For a long time, researchers have considered that Mars lost its liquid water very slowly. However, the assumption may be proved wrong. Researchers from Laboratory for Atmospheric and Space Physics (LASP) have discovered an atmospheric escape route on Mars, which may have helped Hydrogen move into space at a faster rate. The atmospheric escape route could have a special role in the planet’s loss of liquid water.
The change was first noticed in 2007 by NASA’s Hubble Telescope and the European Space Agency’s Mars Express spacecraft. They found massive seasonal variations in Mars’ rate of hydrogen escape.
“This seems to happen every Martian year. We see efficient escape while the planet is close to the sun and less escape when it’s further away,” said Mike Chaffin, a research associate at LASP and lead author of the new study. “That tells us that the old explanation for Martian hydrogen escape is insufficient.”
Data shows that during the warmer season, the planet’s water molecules float higher than usual. After reaching in the middle atmosphere, they are more exposed to the ultraviolet ray from the sun, which splits them into oxygen and hydrogen. Since hydrogen is very light, it can easily escape Mars’ low gravity while oxygen is left behind.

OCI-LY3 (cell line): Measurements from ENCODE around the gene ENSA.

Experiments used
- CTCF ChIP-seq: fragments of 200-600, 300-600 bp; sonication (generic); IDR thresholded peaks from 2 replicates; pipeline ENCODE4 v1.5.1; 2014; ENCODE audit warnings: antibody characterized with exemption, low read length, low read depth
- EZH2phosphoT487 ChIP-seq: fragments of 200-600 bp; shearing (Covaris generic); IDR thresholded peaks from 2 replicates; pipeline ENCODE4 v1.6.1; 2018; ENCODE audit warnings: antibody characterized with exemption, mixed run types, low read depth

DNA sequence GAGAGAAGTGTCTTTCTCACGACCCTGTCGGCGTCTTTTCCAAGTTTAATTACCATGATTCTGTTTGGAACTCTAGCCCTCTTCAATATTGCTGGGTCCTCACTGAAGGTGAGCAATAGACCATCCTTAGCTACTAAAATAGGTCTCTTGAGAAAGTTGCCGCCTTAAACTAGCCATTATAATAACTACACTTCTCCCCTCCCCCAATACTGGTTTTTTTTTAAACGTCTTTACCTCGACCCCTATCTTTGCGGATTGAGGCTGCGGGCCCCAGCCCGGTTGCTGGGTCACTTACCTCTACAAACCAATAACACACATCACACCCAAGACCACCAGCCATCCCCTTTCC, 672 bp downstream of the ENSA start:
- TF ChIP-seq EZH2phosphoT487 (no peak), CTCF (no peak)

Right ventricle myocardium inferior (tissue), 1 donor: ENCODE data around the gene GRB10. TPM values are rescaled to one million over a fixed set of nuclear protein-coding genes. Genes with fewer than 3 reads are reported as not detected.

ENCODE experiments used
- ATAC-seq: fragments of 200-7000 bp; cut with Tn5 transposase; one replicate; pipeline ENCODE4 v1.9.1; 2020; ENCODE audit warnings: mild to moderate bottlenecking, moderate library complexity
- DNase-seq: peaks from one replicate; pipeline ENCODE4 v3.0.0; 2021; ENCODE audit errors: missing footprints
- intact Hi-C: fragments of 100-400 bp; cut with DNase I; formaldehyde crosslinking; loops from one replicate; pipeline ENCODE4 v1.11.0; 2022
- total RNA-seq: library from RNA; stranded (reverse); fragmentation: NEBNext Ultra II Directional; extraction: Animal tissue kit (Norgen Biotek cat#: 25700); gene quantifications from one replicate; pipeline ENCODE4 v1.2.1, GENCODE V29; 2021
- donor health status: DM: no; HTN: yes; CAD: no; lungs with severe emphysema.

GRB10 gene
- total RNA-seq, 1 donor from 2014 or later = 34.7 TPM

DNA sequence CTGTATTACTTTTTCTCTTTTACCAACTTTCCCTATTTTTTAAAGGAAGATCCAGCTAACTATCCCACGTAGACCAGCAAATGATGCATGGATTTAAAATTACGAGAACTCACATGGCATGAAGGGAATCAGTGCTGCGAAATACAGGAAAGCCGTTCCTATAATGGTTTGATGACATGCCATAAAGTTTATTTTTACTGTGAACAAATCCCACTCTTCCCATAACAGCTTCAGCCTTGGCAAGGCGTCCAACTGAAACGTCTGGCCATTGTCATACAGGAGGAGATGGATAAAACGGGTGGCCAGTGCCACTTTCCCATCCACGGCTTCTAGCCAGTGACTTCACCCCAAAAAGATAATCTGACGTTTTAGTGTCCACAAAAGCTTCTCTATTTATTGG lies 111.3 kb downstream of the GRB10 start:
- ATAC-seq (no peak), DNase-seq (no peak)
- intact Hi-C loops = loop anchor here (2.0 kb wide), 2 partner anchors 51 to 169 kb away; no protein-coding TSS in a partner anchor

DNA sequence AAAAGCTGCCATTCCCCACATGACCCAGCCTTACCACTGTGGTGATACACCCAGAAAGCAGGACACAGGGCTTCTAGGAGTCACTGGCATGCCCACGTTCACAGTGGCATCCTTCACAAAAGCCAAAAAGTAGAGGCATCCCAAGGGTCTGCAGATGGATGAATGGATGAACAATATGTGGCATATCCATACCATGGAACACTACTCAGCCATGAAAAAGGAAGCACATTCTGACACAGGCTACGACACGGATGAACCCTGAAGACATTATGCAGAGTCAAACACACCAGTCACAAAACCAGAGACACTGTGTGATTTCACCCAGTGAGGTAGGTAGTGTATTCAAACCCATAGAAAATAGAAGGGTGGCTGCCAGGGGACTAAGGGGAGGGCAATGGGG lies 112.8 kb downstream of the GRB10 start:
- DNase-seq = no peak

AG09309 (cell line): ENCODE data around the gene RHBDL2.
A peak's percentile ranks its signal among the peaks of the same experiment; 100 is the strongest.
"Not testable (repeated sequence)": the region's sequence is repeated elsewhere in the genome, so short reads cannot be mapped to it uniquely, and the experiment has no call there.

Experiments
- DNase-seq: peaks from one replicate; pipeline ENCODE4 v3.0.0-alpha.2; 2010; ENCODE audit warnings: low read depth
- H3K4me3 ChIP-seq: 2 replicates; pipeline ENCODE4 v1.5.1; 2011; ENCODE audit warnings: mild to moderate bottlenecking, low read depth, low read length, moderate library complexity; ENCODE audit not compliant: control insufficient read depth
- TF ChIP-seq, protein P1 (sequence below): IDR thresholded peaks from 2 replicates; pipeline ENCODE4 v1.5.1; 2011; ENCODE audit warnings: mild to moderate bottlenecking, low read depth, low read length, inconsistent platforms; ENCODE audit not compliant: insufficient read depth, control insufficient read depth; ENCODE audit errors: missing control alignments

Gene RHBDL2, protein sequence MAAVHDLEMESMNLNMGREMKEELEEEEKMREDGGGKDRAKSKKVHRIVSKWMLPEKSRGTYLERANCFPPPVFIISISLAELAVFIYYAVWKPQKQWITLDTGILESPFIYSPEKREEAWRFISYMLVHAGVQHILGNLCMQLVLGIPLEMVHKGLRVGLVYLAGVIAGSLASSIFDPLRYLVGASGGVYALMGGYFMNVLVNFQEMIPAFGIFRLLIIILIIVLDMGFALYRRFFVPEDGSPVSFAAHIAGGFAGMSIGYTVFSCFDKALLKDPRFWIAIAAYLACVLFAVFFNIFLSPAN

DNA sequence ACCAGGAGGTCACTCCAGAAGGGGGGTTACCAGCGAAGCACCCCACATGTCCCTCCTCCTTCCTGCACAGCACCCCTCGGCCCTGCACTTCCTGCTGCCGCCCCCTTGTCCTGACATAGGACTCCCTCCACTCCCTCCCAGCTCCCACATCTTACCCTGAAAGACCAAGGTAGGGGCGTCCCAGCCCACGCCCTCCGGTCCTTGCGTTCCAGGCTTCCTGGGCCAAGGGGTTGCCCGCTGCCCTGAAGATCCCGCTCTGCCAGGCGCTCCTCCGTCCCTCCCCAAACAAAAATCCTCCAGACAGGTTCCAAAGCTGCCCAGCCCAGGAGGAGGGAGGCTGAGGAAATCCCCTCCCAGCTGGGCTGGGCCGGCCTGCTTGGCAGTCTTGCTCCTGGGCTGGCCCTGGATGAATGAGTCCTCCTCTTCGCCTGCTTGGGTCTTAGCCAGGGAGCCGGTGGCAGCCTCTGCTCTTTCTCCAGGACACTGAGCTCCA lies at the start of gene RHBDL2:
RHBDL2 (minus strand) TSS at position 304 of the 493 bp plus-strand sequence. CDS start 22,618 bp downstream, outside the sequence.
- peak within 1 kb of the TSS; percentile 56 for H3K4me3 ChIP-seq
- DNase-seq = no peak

“In this case, we had two unexpected findings: seasonal changes in hydrogen escape and excess water in the middle atmosphere. But taken together, these two unexpected things make sense,” said Chaffin. “It’s very satisfying as a scientist when that happens.”
Researchers hope to illustrate more findings with the help of LASP-led Mars Atmosphere and Volatile Evolution (MAVEN) spacecraft and the European Space Agency’s Trace Gas Orbiter. It suggests that because of that atmospheric escape route, Mars may have lost water at wildly varying rates. After all, all planets can’t be guaranteed to behave like Earth.